Hart Mountain National Antelope Refuge

Wildlife Reserve in Southeastern Oregon

From the tiny town of Plush, Hart Mountain Rd crosses the Warner Lakes Basin, climbs into the spectacular, near-vertical Hart Mountain fault block (peak elevation over 8000ft) and emerges onto the prairie-like expanses of the Hart Mountain National Antelope Refuge. Roughly 3700 pronghorn antelope are protected within the refuge's 435 sq miles – a shadow of the millions of pronghorns that once roamed North America, but at least the population has remained steady.

Pronghorns are not true antelopes, and have horns rather than antlers, shedding only the outer hairy sheath and growing a new covering each year. Pronghorns are the world's second-fastest land animal (after the cheetah), having been clocked at 60mph. For the best odds of seeing them, try Lookout Point on Blue Sky Road.

The refuge also protects bighorn sheep, reintroduced to Hart Mountain in the 1950s and now living on the steep western side of the refuge. Cougar, bobcat, coyote, mule deer and a wide variety of birds (including sage grouse) are also among the 300-plus species of wildlife that inhabit the area. During sage grouse mating season, March to June, a special permit is required for some areas; the chest-puffing birds put on quite an entertaining show.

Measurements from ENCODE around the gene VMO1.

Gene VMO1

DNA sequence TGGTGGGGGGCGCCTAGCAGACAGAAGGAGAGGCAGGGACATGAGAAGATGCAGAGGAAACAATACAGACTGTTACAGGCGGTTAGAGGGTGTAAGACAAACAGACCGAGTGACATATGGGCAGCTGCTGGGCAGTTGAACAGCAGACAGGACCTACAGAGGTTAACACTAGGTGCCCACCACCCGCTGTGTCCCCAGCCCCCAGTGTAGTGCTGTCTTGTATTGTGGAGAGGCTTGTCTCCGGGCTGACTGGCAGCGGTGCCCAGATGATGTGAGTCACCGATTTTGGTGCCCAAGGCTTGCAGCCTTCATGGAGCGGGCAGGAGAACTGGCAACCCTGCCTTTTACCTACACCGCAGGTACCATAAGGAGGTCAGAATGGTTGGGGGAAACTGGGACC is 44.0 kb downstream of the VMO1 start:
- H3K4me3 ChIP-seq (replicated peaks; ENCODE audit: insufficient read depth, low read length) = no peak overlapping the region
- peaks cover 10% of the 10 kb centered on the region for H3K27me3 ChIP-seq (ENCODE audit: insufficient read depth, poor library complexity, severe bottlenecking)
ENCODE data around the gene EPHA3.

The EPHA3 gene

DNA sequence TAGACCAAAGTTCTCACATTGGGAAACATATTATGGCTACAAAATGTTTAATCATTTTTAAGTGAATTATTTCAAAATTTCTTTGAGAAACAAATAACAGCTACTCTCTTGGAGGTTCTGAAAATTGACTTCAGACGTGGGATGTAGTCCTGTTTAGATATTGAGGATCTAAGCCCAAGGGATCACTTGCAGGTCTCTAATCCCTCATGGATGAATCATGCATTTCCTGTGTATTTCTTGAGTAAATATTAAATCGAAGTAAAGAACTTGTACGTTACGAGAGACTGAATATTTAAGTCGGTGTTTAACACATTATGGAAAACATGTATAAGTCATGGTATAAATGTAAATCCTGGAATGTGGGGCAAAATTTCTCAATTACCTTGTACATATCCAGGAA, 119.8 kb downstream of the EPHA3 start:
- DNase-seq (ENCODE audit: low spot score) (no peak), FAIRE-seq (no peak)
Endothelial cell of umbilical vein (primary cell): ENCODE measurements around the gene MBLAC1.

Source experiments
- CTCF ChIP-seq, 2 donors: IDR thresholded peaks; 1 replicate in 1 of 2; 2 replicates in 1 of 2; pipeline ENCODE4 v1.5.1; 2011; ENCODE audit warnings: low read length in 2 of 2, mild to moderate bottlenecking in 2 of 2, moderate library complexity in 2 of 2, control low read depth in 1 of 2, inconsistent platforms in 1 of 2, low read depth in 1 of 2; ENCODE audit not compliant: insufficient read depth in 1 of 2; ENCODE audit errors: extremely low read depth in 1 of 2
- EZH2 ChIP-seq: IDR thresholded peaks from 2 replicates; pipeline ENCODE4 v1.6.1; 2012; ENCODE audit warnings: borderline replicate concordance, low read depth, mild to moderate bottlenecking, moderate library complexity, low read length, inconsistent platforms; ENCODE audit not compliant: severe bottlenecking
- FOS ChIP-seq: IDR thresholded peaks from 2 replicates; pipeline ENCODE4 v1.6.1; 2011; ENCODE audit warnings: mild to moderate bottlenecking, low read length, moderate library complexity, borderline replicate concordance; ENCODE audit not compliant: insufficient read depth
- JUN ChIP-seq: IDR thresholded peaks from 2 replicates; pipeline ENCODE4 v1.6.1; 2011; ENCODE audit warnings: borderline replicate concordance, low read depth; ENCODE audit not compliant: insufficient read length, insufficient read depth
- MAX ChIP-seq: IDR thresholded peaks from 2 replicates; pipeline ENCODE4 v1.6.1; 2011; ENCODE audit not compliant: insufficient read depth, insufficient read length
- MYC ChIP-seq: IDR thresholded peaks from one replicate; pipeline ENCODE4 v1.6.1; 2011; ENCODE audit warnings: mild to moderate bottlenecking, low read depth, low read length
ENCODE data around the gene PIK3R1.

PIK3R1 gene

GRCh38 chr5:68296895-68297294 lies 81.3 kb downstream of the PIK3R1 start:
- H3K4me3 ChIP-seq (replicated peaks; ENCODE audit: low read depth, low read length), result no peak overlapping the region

Hart Mountain has an extensive network of 4WD trails and single-tracks through isolated areas, making for good hiking and mountain biking. Spot ancient rock carvings along the loop trail around Petroglyph Lake, or hike along Skyline Drive (open in summer; 4WD vehicles only), where you have a decent chance at spotting antelope or sage grouse.

At the often unstaffed refuge headquarters you can pick up brochures any time and use the area's only potable water and toilet facilities. Pitch a tent at the free Hot Springs Campground, about 4 miles south of HQ. There's a lovely wooded creek plus an open-air bathhouse that traps a hot spring – just the thing after a dusty day of exploring. There's an undeveloped hot-spring pool nearby.

If you're just passing through, allow two to three hours to travel the 75 miles between Plush and Frenchglen (about 50 miles is on a slow gravel surface); make sure you have plenty of gas, food and water. None of the refuge's roads are paved; call in winter or after heavy rains to check that they are passable.

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